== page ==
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- "The main characteristics of innovations likely to be implemented (Rogers, 1995) include relative advantage, that is, innovations that have clear, unambiguous advantage in either effectiveness or cost-effectiveness are more likely to be implemented (Greenhalgh et al., 2004; Miller, 2001); compatibility, that is, innovations that are compatible with organizational or professional values, norms, and ways of working are more likely to be implemented (Greenhalgh et al., 2004; Rogers, 1995); and complexity, that is, innovations at the organizational level that are perceived by adopters as simple to understand, with few response barriers, are more likely to be implemented (Greenhalgh et al., 2004; Miller, 2001). "
ABSTRACT: Most HIV-prevention funding agencies require the use of evidence-based behavioral interventions, tested and proven to be effective through outcome evaluation. Adaptation of programs during implementation is common and may be influenced by many factors, including agency mission, time constraints, and funding streams. There are few theoretical frameworks to understand how these organizational and program-related factors influence the level of adaptation. This study used constructs from both Rogers's diffusion theory and Rütten's framework for policy analysis to create a conceptual framework that identifies determinants hypothesized to affect the level of adaptation. Preliminary measures of these constructs were also developed. This framework and its measures assess organizational and program-related factors associated with adaptation and could serve as a model to assess implementation and adaptation in fields outside of HIV prevention.Health Education & Behavior 11/2010; 37(6):815-30. DOI:10.1177/1090198110366002 · 1.54 Impact Factor
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- "We considered evidence related to concepts such as well-functioning IPHC teams and related contextual factors. Over the past decade, scholars have identified multiple historical, political, economic, and social contextual challenges within a complex health and broader public service system that are associated with well-functioning collaborative interprofessional community-based teams (Scott et al., 2000; Alexander et al., 2003; Greenhalgh et al., 2004; Arevian, 2005; Watson and Wong, 2005; Table 1 Factors related to interprofessional PHC team collaborations arising from literature review "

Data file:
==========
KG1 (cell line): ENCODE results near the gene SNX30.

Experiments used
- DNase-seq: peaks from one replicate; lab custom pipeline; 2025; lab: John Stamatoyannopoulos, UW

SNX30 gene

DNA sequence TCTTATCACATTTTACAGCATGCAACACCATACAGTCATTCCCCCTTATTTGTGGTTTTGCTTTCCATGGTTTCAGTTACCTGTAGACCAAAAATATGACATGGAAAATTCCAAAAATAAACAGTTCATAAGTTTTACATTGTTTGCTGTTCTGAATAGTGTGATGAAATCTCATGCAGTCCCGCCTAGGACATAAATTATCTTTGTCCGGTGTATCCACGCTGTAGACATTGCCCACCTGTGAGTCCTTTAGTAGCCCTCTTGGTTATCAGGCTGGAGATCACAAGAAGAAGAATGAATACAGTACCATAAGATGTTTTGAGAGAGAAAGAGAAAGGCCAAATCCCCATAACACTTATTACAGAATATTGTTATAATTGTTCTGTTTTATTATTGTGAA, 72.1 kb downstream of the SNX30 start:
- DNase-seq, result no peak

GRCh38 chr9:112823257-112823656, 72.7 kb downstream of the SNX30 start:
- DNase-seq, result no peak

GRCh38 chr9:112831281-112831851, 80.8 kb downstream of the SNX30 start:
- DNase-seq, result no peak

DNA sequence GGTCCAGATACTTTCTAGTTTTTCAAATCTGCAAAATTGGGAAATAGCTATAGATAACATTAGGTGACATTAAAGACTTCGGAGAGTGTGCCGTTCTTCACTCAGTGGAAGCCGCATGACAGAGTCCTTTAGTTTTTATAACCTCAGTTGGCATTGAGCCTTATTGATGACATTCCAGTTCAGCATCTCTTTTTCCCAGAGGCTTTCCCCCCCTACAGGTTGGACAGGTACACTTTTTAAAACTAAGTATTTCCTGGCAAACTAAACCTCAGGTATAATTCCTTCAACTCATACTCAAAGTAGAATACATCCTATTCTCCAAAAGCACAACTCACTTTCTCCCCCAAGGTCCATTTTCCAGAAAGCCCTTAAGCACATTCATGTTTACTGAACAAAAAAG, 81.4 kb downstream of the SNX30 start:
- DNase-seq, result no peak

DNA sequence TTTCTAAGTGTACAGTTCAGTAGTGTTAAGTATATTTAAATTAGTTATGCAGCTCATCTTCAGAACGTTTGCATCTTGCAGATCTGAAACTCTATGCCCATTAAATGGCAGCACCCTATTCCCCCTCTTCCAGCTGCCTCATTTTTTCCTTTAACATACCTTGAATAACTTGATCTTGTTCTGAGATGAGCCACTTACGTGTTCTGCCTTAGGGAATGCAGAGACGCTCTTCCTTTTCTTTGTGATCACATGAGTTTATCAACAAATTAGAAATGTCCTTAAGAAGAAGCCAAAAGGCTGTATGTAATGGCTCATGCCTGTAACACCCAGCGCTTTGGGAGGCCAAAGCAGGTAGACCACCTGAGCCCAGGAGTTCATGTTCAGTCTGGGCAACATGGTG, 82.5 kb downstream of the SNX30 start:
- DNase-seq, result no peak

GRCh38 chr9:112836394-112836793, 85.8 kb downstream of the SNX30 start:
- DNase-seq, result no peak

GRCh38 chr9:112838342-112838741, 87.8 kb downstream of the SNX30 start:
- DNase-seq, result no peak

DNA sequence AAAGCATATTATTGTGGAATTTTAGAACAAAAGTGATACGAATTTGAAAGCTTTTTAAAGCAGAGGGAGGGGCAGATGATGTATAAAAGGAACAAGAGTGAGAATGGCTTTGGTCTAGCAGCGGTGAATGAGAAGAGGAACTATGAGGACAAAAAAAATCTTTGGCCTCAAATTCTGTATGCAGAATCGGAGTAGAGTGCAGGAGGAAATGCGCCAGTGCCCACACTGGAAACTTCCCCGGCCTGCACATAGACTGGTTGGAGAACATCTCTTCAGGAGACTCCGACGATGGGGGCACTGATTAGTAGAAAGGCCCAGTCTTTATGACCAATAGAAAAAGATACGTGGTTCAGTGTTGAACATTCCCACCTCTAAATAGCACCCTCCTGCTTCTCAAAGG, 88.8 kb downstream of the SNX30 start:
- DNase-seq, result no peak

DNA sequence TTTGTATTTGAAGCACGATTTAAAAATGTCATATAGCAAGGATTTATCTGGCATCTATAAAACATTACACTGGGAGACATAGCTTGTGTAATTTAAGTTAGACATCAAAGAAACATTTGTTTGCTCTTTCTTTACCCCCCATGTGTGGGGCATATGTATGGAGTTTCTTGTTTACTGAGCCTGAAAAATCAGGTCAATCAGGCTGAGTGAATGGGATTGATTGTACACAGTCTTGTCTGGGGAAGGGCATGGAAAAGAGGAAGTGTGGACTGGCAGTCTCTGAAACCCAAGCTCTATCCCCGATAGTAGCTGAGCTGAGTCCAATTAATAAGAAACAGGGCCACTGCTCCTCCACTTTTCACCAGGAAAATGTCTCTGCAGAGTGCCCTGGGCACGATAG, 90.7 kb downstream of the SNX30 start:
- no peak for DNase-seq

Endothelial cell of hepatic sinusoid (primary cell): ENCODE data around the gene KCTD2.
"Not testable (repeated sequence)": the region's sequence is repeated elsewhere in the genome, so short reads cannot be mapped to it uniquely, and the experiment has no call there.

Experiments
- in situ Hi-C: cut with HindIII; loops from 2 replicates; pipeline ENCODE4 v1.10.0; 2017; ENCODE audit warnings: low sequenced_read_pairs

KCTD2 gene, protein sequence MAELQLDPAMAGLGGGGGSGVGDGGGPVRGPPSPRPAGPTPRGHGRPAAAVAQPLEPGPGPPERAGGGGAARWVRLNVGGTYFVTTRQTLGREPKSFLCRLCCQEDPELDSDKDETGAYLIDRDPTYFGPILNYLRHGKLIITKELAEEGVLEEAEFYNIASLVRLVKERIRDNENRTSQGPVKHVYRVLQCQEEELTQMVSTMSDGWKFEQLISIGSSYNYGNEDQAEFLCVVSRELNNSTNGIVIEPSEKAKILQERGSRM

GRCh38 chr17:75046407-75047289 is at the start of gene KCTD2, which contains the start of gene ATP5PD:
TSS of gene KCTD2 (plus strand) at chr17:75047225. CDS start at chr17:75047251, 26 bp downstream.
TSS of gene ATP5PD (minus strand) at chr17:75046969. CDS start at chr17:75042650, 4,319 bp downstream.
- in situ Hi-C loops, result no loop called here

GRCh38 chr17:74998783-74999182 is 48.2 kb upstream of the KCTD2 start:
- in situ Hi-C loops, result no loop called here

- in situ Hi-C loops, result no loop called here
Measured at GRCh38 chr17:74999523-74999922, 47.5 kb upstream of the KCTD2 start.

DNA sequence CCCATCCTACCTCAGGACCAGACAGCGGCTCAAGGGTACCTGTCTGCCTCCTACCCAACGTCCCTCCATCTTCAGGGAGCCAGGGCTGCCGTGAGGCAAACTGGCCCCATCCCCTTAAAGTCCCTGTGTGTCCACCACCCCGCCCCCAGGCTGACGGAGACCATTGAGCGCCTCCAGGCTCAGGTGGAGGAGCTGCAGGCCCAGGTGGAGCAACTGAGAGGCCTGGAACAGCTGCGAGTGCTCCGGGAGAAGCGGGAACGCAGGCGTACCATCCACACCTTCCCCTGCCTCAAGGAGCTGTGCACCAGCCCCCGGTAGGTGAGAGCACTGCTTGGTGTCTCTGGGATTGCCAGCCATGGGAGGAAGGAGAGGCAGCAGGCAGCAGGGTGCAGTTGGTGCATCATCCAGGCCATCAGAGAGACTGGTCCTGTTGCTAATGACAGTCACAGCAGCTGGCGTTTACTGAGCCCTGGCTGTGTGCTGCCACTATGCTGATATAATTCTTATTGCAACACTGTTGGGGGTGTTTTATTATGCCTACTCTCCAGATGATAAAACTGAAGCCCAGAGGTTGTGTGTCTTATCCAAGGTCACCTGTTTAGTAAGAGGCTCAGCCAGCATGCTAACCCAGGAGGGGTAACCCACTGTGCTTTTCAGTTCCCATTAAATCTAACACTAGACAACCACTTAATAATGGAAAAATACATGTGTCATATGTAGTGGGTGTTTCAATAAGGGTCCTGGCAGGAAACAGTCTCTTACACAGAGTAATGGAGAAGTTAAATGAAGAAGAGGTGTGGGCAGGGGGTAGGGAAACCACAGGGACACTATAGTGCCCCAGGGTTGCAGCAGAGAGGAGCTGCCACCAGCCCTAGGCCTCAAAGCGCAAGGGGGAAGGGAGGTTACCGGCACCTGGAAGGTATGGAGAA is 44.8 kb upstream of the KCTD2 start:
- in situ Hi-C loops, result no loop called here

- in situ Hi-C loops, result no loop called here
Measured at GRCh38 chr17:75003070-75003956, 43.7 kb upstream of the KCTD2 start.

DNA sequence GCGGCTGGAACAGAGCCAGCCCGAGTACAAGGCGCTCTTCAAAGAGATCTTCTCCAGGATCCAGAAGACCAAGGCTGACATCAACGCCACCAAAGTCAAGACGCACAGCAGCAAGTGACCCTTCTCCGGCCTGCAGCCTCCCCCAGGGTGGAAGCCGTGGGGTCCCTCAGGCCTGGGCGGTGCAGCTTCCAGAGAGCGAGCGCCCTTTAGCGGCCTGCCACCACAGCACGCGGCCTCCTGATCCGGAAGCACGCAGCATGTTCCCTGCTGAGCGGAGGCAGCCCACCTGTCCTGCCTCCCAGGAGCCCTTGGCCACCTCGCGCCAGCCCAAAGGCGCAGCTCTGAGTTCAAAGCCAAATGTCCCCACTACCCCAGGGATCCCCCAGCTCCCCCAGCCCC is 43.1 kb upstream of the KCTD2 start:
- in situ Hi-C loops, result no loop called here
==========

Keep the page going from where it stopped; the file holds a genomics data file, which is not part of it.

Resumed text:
ABSTRACT: Primary health care (PHC) plays a pivotal role in health system reform locally and globally. The use of well functioning interprofessional primary health care (IPHC) teams is recognized as a key strategy in widespread health system reform across global, national, and provincial jurisdictions. IPHC teams contribute to the improvement of the health and well being of the population. These teams engage in issues that are a priority for citizens, such as: providing good evidence-based care; supporting the efforts of individuals, families, and communities in leading healthy lives; actively and deliberatively involving citizens in decisions affecting their health and health care system; and addressing the systemic social, economic, and political causes of health disparities, such as poverty, violence, and rural isolation. Many jurisdictions have begun to experiment with and implement major changes in the delivery of PHC. This has required that health care managers and practitioners reconsider the ways in which they have traditionally worked. However, although many innovative PHC services were developed, the notion of how to best develop and sustain the service delivery team itself and within what contexts could have used more deliberate attention. There are no documented best practices for rural IPHC team development and sustainability in the scholarly literature. This paper presents the results of a literature review, including the empirical and conceptual evidence regarding team development, team sustainability, and the role of rural context in IPHC team development. An argument for advancing PHC research that focuses on rural IPHC team development and sustainability is posited.Primary Health Care Research & Development 09/2010; 11(04):301 - 314. DOI:10.1017/S1463423610000125